Interpreting Contrasts of the Post-Industrial City: The Example of Lodz
Paulina Tobiasz-Lis, Marcin Wójcik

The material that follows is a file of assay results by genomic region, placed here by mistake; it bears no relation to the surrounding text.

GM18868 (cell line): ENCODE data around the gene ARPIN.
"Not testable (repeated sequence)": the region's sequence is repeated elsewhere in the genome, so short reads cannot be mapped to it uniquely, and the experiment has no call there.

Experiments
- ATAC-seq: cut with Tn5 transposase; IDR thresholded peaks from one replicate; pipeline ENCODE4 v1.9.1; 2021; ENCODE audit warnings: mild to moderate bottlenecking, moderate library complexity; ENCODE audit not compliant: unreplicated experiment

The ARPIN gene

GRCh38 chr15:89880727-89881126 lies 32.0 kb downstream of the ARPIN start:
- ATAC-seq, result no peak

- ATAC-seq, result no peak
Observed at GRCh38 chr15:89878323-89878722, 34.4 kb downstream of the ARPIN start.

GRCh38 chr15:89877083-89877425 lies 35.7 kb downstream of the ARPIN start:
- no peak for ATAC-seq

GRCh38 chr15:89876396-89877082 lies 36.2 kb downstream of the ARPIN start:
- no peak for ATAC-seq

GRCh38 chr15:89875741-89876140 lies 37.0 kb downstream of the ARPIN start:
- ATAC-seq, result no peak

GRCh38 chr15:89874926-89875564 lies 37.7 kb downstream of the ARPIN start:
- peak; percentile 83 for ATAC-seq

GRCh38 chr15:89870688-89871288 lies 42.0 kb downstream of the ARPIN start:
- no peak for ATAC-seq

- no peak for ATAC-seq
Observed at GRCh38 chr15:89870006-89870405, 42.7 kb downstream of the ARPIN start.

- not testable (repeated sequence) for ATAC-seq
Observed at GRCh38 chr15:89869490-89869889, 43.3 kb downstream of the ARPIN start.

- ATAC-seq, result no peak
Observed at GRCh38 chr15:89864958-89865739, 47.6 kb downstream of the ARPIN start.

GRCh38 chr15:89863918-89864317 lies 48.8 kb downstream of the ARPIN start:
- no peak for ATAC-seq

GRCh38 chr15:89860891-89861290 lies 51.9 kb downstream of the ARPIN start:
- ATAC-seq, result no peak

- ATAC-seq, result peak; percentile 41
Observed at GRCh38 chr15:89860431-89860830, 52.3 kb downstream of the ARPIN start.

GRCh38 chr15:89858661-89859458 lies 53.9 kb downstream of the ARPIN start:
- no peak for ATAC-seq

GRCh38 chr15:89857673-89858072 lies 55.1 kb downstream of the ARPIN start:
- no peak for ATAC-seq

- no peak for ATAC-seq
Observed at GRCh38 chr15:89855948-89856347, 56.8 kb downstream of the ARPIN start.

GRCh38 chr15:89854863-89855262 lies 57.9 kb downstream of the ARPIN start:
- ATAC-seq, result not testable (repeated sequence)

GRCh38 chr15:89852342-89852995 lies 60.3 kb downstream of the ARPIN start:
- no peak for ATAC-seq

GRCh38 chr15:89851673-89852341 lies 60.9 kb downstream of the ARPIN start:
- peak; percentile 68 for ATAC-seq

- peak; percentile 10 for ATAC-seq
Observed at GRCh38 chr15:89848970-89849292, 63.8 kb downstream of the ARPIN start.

Lodz – the third largest city in Poland in terms of its population, frequently referred to as “Polish Manchester”, used to be the biggest hub of textile industry in eastern Europe at the turn of the 19th and 20th centuries. The structure of the city, shaped to a large extent in that period, was preserved after World War II by the socialist socioeconomic system. However, irrespective of the political system, the city always had a markedly industrial economic structure and was characterized by strong social and spatial disproportions. Following a difficult period of the 1990s, the processes of transformations planned before have only recently begun to occur in Lodz. The nature of these changes is attributed to the fact that the development of the areas of growth under new conditions is a comparatively young phenomenon, while the areas of marginalization continue a certain path which has been present in Lodz for many decades. All of this makes the city of Lodz a fascinating research area in which disproportions occur in a microscale, i.e. in the social environment of both those who have won and those who have lost the process of political and economic transformation. The aim of this article is identifying and interpreting the disproportions in the urban space of Lodz from a perspective of individual experience with the use of photo projective method.
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